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  • Ron Larson

    You are comparing their business to other ad-revenue businesses and finding they come up short. That was a mistake. There are two critical flaws in your business analysis of FB.

    (1) FB has something that no one else has ever done. The analytics and profiling they can derive from information that their users voluntarily give up is a gold mine. Even the credit bureaus will find it hard to get such information.

    FB really doesn’t need to sell ads. They can sell information. To be honest, I think FB could have zero ads and still make a fortune selling the information they have on users. And I’m not just talking about marketing demographic information to sell to corporations. I am talking about real scary information to sell to intelligence and law enforcement agencies.

    (2) FB can do more with a dollar in ad revenue than others. Here is why. Remember, the rule: It’s not what you earn, its what you keep.

    FB is the total opposite of other businesses that are ad revenue driven (free TV, radio, magazine, newspapers). They have turned the model on its head. Unlike the other businesses, they don’t have to pay for content. The content is free. Their users give it up freely, and it is consumed by other customers.

    So, unlike the others, they get to keep most of the ad dollars they take in. So their prices don’t need to be as high to be profitable.

    That, my friend, is a wicked combination of very targeted ads for not much expense. Plus the ability to sell the underlying connection and relationship information. Wow.

    The worry that users will block ads is inconsequential.

    • Bruce

      1. What ads? Kapich?
      2. What information? Mine is bogus. No one has any right or claim on my personal info on FB. Besides, personal info is part of my identity, and I do not want it stolen. So let them consume/sell my info.
      3. In spite of the bogus info, I still do not subscribe to or allow any apps that want my info. None. Period.

      So, what sort of model is that?

      • Bruce

        One more thing:

        Noscript in Firefox blocks all domains unless I allow them. That means Google cannot track me, as almost every website uses google analytics, google ad service, google apis, etc.

        And a whole host of other tracking sites are blocked as well, because, as I said, all sites are blocked until I allow them. I cannot imagine surfing the net without this protection, except on a public computer whereupon I would not care.


  • Patrick

    Without selling personal information and getting away with it, there is no way FB will be able to justify the current valuation.

    Any kind of intrusive advertising will cause users to leave FB. Any changes to TOS which would allow for the sale of personal information will cause users to leave FB. Backdoor access to government agencies (not that they don’t already have it) will cause users to leave FB.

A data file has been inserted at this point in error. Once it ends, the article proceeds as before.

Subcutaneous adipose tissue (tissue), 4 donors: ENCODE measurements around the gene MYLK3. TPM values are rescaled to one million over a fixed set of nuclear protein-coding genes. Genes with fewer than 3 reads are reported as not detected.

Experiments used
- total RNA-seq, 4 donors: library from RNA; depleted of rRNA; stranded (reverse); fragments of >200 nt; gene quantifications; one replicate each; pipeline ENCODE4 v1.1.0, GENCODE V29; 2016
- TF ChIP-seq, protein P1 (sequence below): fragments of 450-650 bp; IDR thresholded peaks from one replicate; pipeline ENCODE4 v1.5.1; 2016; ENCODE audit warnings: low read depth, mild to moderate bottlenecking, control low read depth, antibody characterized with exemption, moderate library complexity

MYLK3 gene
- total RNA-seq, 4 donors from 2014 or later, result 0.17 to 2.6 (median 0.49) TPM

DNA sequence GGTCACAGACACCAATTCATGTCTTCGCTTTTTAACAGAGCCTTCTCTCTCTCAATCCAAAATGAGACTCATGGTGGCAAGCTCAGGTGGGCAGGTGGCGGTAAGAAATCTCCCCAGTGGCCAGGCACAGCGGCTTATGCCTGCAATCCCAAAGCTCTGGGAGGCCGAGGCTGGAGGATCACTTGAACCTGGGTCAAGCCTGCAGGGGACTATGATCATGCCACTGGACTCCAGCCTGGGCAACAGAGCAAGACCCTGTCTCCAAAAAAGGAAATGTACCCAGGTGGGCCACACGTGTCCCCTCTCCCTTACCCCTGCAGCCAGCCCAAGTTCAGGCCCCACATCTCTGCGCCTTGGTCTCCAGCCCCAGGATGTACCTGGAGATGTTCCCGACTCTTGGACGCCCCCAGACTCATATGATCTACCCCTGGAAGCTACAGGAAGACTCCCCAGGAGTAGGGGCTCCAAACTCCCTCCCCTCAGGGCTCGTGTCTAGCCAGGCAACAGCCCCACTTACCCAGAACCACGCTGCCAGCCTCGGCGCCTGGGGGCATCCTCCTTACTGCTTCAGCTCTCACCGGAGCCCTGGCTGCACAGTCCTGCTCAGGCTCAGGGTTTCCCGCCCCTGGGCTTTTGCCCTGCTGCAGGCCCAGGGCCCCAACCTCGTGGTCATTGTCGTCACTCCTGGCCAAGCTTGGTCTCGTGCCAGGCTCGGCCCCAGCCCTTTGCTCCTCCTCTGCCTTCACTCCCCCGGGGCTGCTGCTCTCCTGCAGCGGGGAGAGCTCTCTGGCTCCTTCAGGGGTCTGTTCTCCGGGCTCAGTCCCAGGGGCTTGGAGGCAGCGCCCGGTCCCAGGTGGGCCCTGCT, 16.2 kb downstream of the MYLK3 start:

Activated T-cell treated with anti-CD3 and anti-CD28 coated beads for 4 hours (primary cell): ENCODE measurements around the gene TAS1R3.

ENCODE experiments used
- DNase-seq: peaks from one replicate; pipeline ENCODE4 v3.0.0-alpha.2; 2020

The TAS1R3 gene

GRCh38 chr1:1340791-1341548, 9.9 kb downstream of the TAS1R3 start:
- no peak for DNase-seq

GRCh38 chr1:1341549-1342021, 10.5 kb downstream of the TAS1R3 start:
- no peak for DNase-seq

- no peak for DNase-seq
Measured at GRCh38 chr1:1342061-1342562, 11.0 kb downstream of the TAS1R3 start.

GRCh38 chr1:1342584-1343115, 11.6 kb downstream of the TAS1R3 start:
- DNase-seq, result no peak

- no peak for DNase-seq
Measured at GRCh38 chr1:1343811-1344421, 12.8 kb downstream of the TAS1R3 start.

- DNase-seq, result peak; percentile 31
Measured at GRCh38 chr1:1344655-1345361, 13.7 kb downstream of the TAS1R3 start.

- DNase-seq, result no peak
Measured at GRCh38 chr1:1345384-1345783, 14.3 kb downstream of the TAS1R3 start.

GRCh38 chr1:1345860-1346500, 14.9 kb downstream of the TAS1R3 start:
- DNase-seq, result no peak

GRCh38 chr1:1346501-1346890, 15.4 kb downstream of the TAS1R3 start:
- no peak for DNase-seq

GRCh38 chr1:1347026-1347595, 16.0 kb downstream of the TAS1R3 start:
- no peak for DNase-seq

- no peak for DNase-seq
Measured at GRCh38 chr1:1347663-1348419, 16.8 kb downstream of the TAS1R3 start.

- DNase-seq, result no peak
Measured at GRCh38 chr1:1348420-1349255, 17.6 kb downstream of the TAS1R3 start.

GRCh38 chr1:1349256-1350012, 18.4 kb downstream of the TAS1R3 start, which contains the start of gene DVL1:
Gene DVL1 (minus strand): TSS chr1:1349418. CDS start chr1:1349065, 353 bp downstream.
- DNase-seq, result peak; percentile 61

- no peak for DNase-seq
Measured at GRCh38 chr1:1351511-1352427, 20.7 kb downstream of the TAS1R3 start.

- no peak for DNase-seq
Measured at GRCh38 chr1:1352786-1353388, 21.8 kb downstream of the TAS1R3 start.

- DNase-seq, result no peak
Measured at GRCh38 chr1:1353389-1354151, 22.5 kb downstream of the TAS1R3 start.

IPO “investors” were taken for a $100B ride. What’s new? The sums fleeced from individual market participants seem to continually grow larger.

  • Bill

    “…once again knavery reaped a rich harvest at the expense of cupidity.” The Madness of Crowds, Charles McKay

  • Peter

    Dear Mr. Doyle

    Everybody loves Facebook.

    I find myself disagreeing with you. There are tens of millions of people who just do not get Facebook-and I am one of them. There are hundreds of millions who have never heard of Facebook.

    I continue to enjoy your daily diatribe against the excesses of and the inaction within the US financial system.

  • Ron Larson

    Yes, there are still plenty of people who don’t like or use FB. That doesn’t mean that is a failure. I have an account, but I rarely use it. However, when I look around at my friends and family, I see it being used extensively. Especially if they are younger.

    I too put in fake information, such as birth year, date, and home town. But I find most people I know do have correct information in there.

    What I find interesting, and valuable, about FB, is the fact that connections can be mined to fill in gaps. For example, even though I have fake information in my profile, anyone with half a brain can figure out who I am by my connections.

    And I do find it hilarious that people assume that their private information isn’t being minded at FB. FB is notorious for making your information available, and for making it impossible to control what they do with it. It took threats from governments for them to finally make user controls accessible and understandable. But I really don’t think they have changed at all.

    I think it is being anonymized and aggregated, but it still has value even in that form.

  • Bill

    It may be apochryphal, but I heard a story about somebody who posted on their social media site about this great vacation they were going to take. When they returned, their house was empty.

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